FDA panels to review bone drug safety

Should women using bone-building bisphosphonate drugs take a holiday from therapy to help avoid long-term side effects? Or should they limit use of the popular meds--such as Merck's ($MRK) Fosamax, Roche's Boniva and Novartis' ($NVS) Reclast--to a few years? FDA advisory panels convene Friday to debate these moves as concerns about the drugs' long-term side effects grows, the Wall Street Journal reports.

The advisory committee meetings come after the FDA warned last week against the use of Reclast in patients with kidney trouble because of the risk of kidney failure. And this is just the latest cautionary tale on bisphosphonates. The drugs have been linked with rare-but-serious fractures of the femur and with jawbone death and deterioration, also known as osteonecrosis of the jaw.

Some experts think use of the drugs should be limited to 5 years because clinical trials didn't extend beyond that timeframe. Women who've taken bisphosphonates for longer periods are "all guinea pigs," Dr. Susan Ott, author of a review of the drugs, told the New York Times. "The longest anybody could have taken this drug is 15 years now," said Ott, who uses the drugs in her own patients for shorter periods. "It's an ongoing experiment, and there are a few million women in the country who are participating in it."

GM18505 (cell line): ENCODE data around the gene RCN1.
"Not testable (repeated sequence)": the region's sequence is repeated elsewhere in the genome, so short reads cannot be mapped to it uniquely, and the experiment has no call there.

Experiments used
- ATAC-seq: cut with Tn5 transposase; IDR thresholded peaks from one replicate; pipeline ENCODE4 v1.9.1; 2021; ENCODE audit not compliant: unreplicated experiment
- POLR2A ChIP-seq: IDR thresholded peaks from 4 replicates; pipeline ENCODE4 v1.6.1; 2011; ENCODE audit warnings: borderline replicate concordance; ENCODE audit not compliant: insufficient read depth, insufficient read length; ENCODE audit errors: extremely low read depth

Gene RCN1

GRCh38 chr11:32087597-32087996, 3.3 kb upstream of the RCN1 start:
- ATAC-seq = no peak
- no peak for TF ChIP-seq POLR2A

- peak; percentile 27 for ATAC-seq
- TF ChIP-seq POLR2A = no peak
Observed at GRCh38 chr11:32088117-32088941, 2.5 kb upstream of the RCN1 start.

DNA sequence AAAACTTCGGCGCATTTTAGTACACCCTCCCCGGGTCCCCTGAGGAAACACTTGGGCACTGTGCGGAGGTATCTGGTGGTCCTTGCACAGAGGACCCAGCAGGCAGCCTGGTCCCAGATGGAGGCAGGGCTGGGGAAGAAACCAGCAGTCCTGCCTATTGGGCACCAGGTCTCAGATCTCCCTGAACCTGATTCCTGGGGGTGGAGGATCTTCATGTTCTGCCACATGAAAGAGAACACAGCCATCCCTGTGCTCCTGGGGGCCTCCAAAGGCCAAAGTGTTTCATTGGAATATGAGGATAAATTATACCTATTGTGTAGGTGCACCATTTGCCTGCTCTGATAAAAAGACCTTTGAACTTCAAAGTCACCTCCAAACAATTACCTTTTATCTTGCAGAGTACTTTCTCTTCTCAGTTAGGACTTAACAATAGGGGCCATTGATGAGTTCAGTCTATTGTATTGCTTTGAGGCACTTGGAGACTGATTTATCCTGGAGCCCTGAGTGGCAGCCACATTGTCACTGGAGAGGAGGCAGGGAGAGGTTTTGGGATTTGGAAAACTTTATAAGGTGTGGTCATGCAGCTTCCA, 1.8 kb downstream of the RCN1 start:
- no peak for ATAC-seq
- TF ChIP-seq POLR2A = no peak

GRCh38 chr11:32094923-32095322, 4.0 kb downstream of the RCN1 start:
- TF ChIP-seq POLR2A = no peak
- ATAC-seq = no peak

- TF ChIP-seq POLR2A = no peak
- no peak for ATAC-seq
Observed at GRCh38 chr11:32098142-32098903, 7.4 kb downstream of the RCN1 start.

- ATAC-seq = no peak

Others say the risk of these rare side effects is outweighed by the benefits to aging women, who could otherwise face serious and debilitating fractures of the hip and spine. One FDA adviser who can't attend this week's meeting told the NYT he doesn't see enough evidence that injury is related to the duration of treatment, but conjectured the panels might recommend drug holidays for some women.

As the Wall Street Journal notes, sales of bisphosphonate drugs have been falling for the past three years, but at least 5 million patients are using one of the meds. The drugmakers say they stand behind the safety and efficacy of the meds, and they'd work with the FDA to better understand long-term side effects.

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